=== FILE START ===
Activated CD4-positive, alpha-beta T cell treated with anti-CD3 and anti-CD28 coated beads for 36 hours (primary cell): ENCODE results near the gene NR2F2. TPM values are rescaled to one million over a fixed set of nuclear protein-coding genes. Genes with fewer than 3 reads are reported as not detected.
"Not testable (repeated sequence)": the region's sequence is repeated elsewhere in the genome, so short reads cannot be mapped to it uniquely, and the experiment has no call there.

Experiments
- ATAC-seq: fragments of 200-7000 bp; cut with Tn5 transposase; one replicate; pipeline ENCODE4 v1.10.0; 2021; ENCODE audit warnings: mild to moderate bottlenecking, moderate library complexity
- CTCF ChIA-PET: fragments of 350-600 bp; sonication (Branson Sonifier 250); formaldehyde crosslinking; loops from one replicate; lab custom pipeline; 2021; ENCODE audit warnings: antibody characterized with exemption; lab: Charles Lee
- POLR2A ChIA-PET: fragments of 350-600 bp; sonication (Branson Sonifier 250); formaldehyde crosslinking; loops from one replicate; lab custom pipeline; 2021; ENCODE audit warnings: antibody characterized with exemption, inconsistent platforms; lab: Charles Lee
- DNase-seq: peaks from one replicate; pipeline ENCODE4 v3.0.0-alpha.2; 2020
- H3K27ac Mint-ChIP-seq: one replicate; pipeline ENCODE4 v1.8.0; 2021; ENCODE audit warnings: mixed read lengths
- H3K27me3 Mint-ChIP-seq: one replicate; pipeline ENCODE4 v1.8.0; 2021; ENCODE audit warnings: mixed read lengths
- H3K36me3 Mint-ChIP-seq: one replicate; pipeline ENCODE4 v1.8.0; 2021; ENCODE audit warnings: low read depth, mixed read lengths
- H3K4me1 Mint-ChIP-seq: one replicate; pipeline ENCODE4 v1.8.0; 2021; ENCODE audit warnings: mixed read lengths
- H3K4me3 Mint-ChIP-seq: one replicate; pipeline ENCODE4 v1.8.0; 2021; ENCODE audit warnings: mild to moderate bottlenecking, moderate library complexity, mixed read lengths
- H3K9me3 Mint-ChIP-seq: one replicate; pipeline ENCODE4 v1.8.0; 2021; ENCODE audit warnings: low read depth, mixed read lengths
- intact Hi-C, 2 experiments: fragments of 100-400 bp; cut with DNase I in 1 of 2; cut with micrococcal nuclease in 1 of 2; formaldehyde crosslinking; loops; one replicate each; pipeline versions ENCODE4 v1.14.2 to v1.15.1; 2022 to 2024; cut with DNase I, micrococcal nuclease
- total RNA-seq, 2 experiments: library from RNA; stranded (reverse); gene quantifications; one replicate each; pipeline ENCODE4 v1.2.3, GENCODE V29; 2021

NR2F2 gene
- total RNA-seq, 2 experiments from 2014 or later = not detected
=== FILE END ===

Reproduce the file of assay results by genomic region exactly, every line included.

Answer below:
Activated CD4-positive, alpha-beta T cell treated with anti-CD3 and anti-CD28 coated beads for 36 hours (primary cell): ENCODE results near the gene NR2F2. TPM values are rescaled to one million over a fixed set of nuclear protein-coding genes. Genes with fewer than 3 reads are reported as not detected.
"Not testable (repeated sequence)": the region's sequence is repeated elsewhere in the genome, so short reads cannot be mapped to it uniquely, and the experiment has no call there.

Experiments
- ATAC-seq: fragments of 200-7000 bp; cut with Tn5 transposase; one replicate; pipeline ENCODE4 v1.10.0; 2021; ENCODE audit warnings: mild to moderate bottlenecking, moderate library complexity
- CTCF ChIA-PET: fragments of 350-600 bp; sonication (Branson Sonifier 250); formaldehyde crosslinking; loops from one replicate; lab custom pipeline; 2021; ENCODE audit warnings: antibody characterized with exemption; lab: Charles Lee
- POLR2A ChIA-PET: fragments of 350-600 bp; sonication (Branson Sonifier 250); formaldehyde crosslinking; loops from one replicate; lab custom pipeline; 2021; ENCODE audit warnings: antibody characterized with exemption, inconsistent platforms; lab: Charles Lee
- DNase-seq: peaks from one replicate; pipeline ENCODE4 v3.0.0-alpha.2; 2020
- H3K27ac Mint-ChIP-seq: one replicate; pipeline ENCODE4 v1.8.0; 2021; ENCODE audit warnings: mixed read lengths
- H3K27me3 Mint-ChIP-seq: one replicate; pipeline ENCODE4 v1.8.0; 2021; ENCODE audit warnings: mixed read lengths
- H3K36me3 Mint-ChIP-seq: one replicate; pipeline ENCODE4 v1.8.0; 2021; ENCODE audit warnings: low read depth, mixed read lengths
- H3K4me1 Mint-ChIP-seq: one replicate; pipeline ENCODE4 v1.8.0; 2021; ENCODE audit warnings: mixed read lengths
- H3K4me3 Mint-ChIP-seq: one replicate; pipeline ENCODE4 v1.8.0; 2021; ENCODE audit warnings: mild to moderate bottlenecking, moderate library complexity, mixed read lengths
- H3K9me3 Mint-ChIP-seq: one replicate; pipeline ENCODE4 v1.8.0; 2021; ENCODE audit warnings: low read depth, mixed read lengths
- intact Hi-C, 2 experiments: fragments of 100-400 bp; cut with DNase I in 1 of 2; cut with micrococcal nuclease in 1 of 2; formaldehyde crosslinking; loops; one replicate each; pipeline versions ENCODE4 v1.14.2 to v1.15.1; 2022 to 2024; cut with DNase I, micrococcal nuclease
- total RNA-seq, 2 experiments: library from RNA; stranded (reverse); gene quantifications; one replicate each; pipeline ENCODE4 v1.2.3, GENCODE V29; 2021

NR2F2 gene
- total RNA-seq, 2 experiments from 2014 or later = not detected